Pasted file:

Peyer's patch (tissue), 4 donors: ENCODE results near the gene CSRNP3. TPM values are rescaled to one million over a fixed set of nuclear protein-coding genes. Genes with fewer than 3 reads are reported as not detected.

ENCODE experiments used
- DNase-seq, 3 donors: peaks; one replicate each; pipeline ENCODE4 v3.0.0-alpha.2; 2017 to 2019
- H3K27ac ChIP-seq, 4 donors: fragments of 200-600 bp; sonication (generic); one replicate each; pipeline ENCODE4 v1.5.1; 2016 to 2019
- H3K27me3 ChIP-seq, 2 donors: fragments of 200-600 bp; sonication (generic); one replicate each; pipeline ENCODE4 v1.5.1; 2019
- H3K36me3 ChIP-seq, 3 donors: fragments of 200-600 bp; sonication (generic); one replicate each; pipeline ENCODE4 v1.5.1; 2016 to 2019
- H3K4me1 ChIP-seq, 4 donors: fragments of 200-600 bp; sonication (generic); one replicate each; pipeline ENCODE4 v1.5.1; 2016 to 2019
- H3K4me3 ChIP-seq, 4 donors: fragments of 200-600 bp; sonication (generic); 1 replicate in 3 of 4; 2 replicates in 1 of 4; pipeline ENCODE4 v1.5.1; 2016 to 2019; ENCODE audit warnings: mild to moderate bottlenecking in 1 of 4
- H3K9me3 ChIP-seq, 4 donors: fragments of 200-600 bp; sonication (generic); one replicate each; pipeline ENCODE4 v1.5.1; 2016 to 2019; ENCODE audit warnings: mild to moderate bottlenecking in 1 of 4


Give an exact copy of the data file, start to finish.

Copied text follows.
Peyer's patch (tissue), 4 donors: ENCODE results near the gene CSRNP3. TPM values are rescaled to one million over a fixed set of nuclear protein-coding genes. Genes with fewer than 3 reads are reported as not detected.

ENCODE experiments used
- DNase-seq, 3 donors: peaks; one replicate each; pipeline ENCODE4 v3.0.0-alpha.2; 2017 to 2019
- H3K27ac ChIP-seq, 4 donors: fragments of 200-600 bp; sonication (generic); one replicate each; pipeline ENCODE4 v1.5.1; 2016 to 2019
- H3K27me3 ChIP-seq, 2 donors: fragments of 200-600 bp; sonication (generic); one replicate each; pipeline ENCODE4 v1.5.1; 2019
- H3K36me3 ChIP-seq, 3 donors: fragments of 200-600 bp; sonication (generic); one replicate each; pipeline ENCODE4 v1.5.1; 2016 to 2019
- H3K4me1 ChIP-seq, 4 donors: fragments of 200-600 bp; sonication (generic); one replicate each; pipeline ENCODE4 v1.5.1; 2016 to 2019
- H3K4me3 ChIP-seq, 4 donors: fragments of 200-600 bp; sonication (generic); 1 replicate in 3 of 4; 2 replicates in 1 of 4; pipeline ENCODE4 v1.5.1; 2016 to 2019; ENCODE audit warnings: mild to moderate bottlenecking in 1 of 4
- H3K9me3 ChIP-seq, 4 donors: fragments of 200-600 bp; sonication (generic); one replicate each; pipeline ENCODE4 v1.5.1; 2016 to 2019; ENCODE audit warnings: mild to moderate bottlenecking in 1 of 4